Bringing Modularity to the Skies
Commercial flying has become a routine and mediocre experience for most people. Most typical in-flight experiences include uncomfortable seats, little legroom and a boring flight with nowhere to go for hours or more.
One company, however, is set to solve this nuisance. A³, a Silicon Valley startup fully backed by Airbus, has introduced an innovative concept which they call ‘Transpose’. Transpose was revealed earlier this year and brings modularity to aircraft cabins specifically.
Cabins will be composed of pre-built modules, which differ depending on airline preferences, which transform the standard ‘window-middle-aisle’ arrangement to a set of premium suites.
These modules can be loaded onto aircrafts with ease and the entire process completed during airplane turn time. A³ has one goal in mind, and that is to focus on improving flight experiences while continuously innovating and re-imagining cabin design and architecture.
The Transpose Concept
A³ is concentrating its initial effort on wide-body aircraft, choosing the A330 to showcase their concept. The startup claims that for their prototype, this specific cabin size would suffice. However, to provide enough space for a satisfying experience, wider body aircraft would be needed. Approximately 10 to 14 different modules would provide the ultimate in-flight experience.
The implementation of these modular cabins will enable airlines to create unique experiences for their passengers. For example, airlines can adjust cabin design depending on a route’s seasonality or flight duration - providing passengers with a tailored experience.
This would be possible thanks to the module’s quick loading process. As an aircraft reaches its destination, each module can be unloaded quickly and the entire aircraft reconfigured in time for the next route.
Just imagine as passengers deplane, seats are swapped out for bunks for a 12-hour flight route to Singapore. That same plane could then be used for a shorter flight in which the airline could swap out the bunks for a spa, ready to service vacationers eager to start their travels refreshed. The number of possible different modules is endless for airliners to choose from; varying between cafes, spas, bars and even gyms.
What makes this concept so lucrative to airliners is the opportunity it brings. These modules would give carriers an opportunity to cater to passenger needs, further differentiate their product from that of competitors and experiment with different module setups. Take a look at the numerous cabin setup possibilities below:
Modularity also diversifies airline revenue in terms of additional advertising. With unique modular spaces, airlines can create interesting ad space for advertisers to benefit from. Branded modules such as a Starbucks café or Reebok gym would not just make airlines happy, but loyal passengers as well.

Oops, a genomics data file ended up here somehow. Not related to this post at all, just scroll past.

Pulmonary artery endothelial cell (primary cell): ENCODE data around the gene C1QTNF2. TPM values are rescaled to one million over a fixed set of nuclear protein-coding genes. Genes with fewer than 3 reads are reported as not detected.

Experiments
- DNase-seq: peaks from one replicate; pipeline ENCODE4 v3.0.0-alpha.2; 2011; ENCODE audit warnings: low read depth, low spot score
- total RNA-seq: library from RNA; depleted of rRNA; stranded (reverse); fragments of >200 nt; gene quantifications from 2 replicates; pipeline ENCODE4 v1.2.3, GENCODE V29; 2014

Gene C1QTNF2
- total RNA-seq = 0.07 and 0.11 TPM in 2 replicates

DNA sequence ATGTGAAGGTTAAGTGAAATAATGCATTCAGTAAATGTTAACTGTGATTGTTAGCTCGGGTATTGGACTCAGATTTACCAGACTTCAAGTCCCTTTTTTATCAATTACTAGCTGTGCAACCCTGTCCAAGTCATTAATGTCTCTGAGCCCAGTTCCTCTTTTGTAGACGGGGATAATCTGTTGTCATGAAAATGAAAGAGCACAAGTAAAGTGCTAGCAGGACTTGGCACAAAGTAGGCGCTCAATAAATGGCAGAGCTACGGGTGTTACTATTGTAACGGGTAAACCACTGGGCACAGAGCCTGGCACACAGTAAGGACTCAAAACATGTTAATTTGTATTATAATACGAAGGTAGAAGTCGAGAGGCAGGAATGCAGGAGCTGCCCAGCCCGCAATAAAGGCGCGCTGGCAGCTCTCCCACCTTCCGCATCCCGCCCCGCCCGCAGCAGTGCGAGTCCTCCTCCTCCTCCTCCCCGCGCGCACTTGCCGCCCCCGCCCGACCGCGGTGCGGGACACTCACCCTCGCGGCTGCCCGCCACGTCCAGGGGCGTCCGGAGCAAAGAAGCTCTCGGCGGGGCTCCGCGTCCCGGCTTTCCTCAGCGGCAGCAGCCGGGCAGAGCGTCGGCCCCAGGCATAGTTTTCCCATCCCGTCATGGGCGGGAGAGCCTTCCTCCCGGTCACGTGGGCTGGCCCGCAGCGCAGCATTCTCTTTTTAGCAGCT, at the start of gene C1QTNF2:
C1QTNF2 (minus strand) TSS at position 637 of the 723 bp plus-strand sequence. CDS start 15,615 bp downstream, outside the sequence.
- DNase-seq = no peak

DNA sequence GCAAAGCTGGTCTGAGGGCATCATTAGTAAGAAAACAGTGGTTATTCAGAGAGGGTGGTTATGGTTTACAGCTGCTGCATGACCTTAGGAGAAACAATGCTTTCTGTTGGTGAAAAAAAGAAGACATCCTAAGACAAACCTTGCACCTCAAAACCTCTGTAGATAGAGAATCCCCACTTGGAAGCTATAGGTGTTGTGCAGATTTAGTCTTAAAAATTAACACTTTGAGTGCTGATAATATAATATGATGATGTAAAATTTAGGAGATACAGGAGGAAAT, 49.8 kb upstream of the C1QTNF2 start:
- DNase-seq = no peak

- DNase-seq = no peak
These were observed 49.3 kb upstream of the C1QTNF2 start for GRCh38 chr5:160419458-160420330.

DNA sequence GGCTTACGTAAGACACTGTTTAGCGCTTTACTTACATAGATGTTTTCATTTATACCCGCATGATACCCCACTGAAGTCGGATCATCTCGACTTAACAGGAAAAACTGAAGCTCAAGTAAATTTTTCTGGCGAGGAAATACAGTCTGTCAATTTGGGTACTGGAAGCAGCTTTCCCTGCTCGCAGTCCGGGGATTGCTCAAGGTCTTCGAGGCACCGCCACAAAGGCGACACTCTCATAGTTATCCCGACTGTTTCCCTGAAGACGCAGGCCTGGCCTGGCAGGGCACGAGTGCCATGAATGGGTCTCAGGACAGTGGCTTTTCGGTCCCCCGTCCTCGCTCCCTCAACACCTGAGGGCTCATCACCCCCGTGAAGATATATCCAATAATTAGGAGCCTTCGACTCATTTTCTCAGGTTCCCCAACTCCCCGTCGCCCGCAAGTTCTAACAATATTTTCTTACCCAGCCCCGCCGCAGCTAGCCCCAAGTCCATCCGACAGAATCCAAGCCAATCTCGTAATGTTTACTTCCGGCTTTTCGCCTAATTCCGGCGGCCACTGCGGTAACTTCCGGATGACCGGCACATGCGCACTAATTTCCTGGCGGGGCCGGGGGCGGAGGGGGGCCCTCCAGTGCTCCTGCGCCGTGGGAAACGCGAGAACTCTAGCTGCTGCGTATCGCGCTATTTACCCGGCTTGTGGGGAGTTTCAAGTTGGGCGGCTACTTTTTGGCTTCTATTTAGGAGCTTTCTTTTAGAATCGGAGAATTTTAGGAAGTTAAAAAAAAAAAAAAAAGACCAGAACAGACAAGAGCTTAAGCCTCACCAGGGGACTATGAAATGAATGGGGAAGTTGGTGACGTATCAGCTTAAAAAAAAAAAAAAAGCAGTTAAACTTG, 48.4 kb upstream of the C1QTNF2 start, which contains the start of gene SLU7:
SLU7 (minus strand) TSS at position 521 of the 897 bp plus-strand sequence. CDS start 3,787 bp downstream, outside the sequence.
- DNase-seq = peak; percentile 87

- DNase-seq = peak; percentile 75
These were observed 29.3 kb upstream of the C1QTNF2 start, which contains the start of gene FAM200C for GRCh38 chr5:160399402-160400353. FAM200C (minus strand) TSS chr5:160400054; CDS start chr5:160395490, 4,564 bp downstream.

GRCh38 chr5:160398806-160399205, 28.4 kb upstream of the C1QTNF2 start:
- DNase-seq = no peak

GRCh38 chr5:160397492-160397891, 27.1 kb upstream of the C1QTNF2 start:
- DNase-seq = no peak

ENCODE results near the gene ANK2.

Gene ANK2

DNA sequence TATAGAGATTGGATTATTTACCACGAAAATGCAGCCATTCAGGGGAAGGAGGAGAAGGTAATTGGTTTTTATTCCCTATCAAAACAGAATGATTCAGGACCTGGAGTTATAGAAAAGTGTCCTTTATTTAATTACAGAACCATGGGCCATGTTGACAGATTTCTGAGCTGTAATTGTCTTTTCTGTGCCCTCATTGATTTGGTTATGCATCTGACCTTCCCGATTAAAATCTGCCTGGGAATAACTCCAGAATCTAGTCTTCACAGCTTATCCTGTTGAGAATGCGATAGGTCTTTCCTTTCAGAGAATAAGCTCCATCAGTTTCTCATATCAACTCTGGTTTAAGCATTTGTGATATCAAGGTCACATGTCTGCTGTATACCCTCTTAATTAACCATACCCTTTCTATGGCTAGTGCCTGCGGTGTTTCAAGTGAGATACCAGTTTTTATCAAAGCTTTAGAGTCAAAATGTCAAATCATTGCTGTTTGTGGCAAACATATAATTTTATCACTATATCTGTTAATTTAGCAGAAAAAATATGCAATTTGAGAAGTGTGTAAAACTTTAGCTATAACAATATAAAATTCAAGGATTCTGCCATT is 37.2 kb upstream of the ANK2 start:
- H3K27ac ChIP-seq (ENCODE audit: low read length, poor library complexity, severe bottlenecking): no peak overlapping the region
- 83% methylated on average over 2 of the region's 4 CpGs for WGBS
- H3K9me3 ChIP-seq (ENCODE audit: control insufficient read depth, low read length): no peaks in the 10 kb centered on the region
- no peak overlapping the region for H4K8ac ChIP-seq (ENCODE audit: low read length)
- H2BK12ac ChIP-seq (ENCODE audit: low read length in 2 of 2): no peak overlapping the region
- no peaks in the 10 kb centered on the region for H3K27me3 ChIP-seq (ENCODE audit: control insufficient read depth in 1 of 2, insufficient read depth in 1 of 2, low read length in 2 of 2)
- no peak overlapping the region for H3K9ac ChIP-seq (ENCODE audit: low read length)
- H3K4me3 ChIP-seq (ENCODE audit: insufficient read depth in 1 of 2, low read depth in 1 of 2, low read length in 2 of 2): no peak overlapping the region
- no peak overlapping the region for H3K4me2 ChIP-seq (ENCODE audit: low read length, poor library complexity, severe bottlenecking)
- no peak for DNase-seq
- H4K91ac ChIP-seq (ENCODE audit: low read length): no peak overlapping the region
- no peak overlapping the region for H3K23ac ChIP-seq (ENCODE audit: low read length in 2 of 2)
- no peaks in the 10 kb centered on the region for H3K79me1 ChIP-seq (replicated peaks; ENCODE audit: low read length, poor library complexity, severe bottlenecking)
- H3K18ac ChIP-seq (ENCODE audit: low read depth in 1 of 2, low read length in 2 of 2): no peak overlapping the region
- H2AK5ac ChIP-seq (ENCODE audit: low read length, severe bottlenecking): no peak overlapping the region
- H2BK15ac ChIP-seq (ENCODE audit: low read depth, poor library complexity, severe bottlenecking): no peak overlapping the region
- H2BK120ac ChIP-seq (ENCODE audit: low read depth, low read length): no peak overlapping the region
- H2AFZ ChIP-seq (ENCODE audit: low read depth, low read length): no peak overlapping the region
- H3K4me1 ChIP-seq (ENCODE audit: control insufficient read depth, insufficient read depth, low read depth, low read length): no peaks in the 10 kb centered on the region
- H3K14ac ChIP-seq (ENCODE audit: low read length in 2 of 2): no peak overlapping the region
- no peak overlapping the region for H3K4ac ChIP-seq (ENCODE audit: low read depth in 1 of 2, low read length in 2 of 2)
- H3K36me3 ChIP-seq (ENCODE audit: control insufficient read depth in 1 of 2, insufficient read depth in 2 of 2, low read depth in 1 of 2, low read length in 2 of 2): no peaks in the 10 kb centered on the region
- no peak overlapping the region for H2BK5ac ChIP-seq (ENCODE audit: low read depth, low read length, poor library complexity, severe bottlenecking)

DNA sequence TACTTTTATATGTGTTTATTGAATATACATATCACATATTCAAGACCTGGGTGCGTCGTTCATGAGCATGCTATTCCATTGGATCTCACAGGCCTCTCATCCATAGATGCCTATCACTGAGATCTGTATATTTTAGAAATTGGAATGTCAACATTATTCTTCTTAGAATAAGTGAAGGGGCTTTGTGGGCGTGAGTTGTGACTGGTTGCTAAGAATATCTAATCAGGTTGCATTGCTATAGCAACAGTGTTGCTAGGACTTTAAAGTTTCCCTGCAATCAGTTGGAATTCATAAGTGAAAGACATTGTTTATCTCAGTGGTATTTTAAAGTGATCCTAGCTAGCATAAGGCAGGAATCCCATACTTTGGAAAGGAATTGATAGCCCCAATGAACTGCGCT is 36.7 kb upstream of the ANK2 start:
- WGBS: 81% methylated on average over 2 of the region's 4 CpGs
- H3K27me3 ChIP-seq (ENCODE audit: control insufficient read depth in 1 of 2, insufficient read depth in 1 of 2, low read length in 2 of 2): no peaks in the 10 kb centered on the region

A³ ultimately gives passengers the freedom to move freely during their flight just like they would on a cruise ship. Giving passengers the ability to hop from one spot to another would be far more bearable rather than being crammed in their seats for hours on end.
Transpose is still just a concept however, and the startup has made it clear that it does not intend to manufacture any of these modules. Instead, it hopes for third-party aerospace companies to take care of the design, build, and sale - similar to the current strategy for seats, lavatories, and galleys.
Before jumping the gun with the concept, the A³ team wanted to test how a modular cabin would work in real life. Therefore, they simulated a four-hour flight from ‘takeoff’ to ‘landing’ using a low-fidelity, full-scale prototype passenger cabin.
This provided them with insight to better understand how passengers would interact within the aircraft. Modules included a spa, restaurant and even a game room. You can watch the Transpose test flight below:
A³ is working fast to bring this concept to life, aiming to have a Transpose-enabled aircraft flying within the next few years. Having already started discussions with key regulators and given the full support of its parent company Airbus, meeting this timeframe may be possible.
Transpose brings much more to the table than it seems. The flexibility of Transpose modules would allow aircraft manufacturers like Airbus to deliver interiors trims to airline customers much faster.
Currently, cabin installations can only take place around six weeks before delivery day. This is due to the fact that aircrafts would still be in the process of being assembled on the line up until this point.
Furthermore, modular cabin architecture reduces the lengthy cabin customization delivery time and increases flexibility for cabin design options. This would allow airlines to really distinguish their brand and onboard offerings all while shortening overall lead time.
Shorter airplane turn time is another benefit of modular cabin implementation. Since the loading process is quick and easy, passenger modules can be cleaned, prepared and settled on the ground even before the arrival of the aircraft. Cabins would only require a quick replacement rather than waiting for crew to cycle through the cabin.